There may be six more Grands Prix in the next two months, but it is almost a foregone conclusion that Max Verstappen will win the 2022 Formula 1 World Championship.
Verstappen can win his second title in Singapore next week. When he does, he will join the growing number of top single-seater championships already crowned this year.
Stoffel Vandoorne won the Formula E title in August. IndyCar also already has a champion, Will Power claimed his second title earlier this month, while Linus Lundqvist took the Lights crown.
On the F1 support bill there isn’t much to fight for either as the Formula 3 season ended at Monza with Alpine junior Victor Martins being crowned and new Aston Martin junior Felipe Drugovich also wrapping up his Formula 2 title early that weekend.
The W Series returns to action next month at the Singapore Grand Prix. But it has its own Verstappen-like scenario, with it looking unlikely that anyone will stop Jamie Chadwick from winning the title for a third consecutive season.
Even in Super Formula, Japan’s top-level open-wheel series, there is an unusual level of dominance that means Tomoki Nojiri could become a two-time champion with one race to spare.
So where in the world can you find a proper title fight right now if you’re a single-seat fan?
The good news is that while Super Formula may have become somewhat predictable, its F3-level feeder series SF Lights has shed its reputation for single-driver dominance. The title battle between Toyota-backed Kazuto Kotaka and Honda junior Kakunoshin Ohta will be decided in Okayama this weekend.
Kotaka has seven race wins to Ohta’s two, but the less experienced Ohta has won more poles. He is 13 points behind, with 35 to play for in the season finale.
Japanese Formula 4 also has a hotly contested battle at the front between Honda juniors Yusuke Mitsui and Syun Koide and Toyota junior Rin Arakawa almost still in contention with two rounds to go. They could continue their rivalry in SF Lights next year, or Honda could decide to send its top two drivers over to Europe, as it did with Red Bull juniors Yuki Tsunoda and Ayumu Iwasa.
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With a premium F3 test on the line, the battle for the GB3 title between 2020 British F4 champion Luke Browning and 2020 Formula Nordic champion Joel Granfors is definitely one to watch. They are separated by 16.5 points with just one round to go at Donington Park next month.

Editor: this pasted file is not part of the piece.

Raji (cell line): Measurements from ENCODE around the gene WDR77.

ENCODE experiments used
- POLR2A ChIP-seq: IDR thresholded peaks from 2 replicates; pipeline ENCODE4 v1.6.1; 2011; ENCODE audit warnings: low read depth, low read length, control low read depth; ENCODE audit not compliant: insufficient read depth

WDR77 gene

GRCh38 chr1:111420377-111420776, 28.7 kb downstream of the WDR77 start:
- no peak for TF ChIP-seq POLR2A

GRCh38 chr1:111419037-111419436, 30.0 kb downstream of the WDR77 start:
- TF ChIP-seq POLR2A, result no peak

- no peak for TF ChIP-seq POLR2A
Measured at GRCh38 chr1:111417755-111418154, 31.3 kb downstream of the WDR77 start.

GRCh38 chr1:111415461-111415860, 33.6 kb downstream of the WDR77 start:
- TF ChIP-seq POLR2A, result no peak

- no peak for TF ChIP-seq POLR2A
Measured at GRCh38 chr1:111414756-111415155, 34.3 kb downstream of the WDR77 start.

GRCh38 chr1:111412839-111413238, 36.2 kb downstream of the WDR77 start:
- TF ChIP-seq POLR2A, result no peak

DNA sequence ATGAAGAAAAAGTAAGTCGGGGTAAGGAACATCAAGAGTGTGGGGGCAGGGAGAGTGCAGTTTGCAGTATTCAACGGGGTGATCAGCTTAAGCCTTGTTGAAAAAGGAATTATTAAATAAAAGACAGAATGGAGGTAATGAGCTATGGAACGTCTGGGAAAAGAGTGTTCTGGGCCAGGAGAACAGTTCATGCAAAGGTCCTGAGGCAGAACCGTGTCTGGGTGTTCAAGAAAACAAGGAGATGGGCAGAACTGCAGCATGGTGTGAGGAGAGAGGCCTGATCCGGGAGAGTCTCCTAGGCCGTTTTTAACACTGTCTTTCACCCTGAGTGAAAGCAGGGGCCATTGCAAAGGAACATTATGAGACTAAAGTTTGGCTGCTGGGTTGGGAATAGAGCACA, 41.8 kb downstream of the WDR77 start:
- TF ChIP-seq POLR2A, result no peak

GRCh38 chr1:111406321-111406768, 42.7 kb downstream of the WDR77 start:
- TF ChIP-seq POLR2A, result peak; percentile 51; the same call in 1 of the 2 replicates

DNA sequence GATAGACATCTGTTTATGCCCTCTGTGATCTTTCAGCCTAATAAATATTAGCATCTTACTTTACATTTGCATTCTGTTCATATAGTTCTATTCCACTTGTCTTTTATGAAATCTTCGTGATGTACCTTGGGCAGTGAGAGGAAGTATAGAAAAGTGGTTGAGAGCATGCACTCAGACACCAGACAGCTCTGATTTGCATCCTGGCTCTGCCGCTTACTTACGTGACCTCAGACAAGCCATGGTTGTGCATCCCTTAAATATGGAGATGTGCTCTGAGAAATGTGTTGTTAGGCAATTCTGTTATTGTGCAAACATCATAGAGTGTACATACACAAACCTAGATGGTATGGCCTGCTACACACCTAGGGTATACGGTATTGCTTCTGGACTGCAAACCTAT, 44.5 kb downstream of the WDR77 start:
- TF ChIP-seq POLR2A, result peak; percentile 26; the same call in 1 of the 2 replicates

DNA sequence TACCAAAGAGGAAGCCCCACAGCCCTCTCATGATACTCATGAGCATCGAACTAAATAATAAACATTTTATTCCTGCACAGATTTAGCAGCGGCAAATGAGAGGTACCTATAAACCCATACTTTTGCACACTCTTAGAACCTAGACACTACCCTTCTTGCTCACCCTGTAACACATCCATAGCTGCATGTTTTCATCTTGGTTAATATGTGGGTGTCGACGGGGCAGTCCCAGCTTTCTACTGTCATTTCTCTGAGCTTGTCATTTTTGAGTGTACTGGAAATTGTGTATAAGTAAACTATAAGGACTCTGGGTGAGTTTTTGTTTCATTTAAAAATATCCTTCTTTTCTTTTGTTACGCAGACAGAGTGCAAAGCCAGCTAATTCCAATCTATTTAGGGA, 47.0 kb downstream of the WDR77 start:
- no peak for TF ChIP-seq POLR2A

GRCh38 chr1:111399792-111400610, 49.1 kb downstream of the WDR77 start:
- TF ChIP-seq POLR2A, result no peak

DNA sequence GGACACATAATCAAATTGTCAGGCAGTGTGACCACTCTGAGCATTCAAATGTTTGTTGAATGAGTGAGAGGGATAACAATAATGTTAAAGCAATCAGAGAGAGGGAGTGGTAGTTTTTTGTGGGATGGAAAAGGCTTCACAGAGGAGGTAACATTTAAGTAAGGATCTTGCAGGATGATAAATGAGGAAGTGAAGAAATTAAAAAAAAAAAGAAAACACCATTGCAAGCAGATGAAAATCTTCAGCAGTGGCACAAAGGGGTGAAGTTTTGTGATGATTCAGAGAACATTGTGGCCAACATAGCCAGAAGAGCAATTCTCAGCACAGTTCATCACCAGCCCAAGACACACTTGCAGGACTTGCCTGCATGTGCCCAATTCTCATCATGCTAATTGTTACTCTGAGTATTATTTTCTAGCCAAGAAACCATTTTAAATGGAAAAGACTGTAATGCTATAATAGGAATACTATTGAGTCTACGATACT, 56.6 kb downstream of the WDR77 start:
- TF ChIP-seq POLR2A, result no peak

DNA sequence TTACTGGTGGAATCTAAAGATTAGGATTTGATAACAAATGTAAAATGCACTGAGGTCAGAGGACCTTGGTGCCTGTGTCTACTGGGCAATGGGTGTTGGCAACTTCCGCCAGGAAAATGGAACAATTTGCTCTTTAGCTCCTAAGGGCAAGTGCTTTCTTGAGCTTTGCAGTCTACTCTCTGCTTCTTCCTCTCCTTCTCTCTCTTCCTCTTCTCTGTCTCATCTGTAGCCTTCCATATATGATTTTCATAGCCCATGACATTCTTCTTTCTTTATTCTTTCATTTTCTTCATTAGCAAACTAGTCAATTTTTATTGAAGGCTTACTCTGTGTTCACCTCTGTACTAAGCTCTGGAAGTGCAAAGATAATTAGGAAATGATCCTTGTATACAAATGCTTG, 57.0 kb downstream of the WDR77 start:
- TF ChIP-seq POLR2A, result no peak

On their support bill is GB4, Britain’s second F4 series. This boasts a five-way battle heading into Donington, but current points leader Nikolas Taylor and Max Marzorati are the most realistic title contenders. Regardless of who wins, this series is destined to produce very close racing.
Germany’s ADAC F4 series has a runaway leader in Mercedes junior Andrea Kimi Antonelli, but he is unlikely to contest the final round at the Nürburgring next month. That gives former Nico Rosberg protégé Taylor Barnard a chance to overtake him in the points table.
In US F4, there are enough races left to run to provide a long list of candidates, while Danish F4 is another series where the title fight will depend on the top two in the standings, who both face the final round.
Hugh Barter has been left in the French F4 title race as he was ineligible to score points at two events due to previous circuit experience. But his form suggests he can overturn his 32-point deficit to Alessandro Giusti, likely to set up a final showdown for the crown at Paul Ricard next month.
Finally, one of the most exciting series hasn’t even started yet. Australia’s S5000 Tasman series uses cars based on a Formula Regional specification chassis, like the W series, but fitted with a 560 hp Ford Coyote V8 engine. It has revived the Tasman name used in the sixties for a winter series which many F1 drivers contested.
More professional racing drivers, as well as rising talent from the junior single-seater and southern hemisphere stock car scene, are likely to take part as the three-round series visits three iconic tracks. Former IndyCar street venue Surfers Paradise kicks off the action with races on the streets of the Queensland coast in late October, with the fearsome Mount Panorama circuit hosting round two in November.
Finally, the S5000 will support Australian supercars on the streets of Adelaide, which previously hosted F1, in December. If its five-round series earlier this year is anything to go by, expect plenty of action.
Over to you
Which of these series do you want to be seen? And are there any title fights outside of the single seater world that you have your eye on?
Tell us in the comments.
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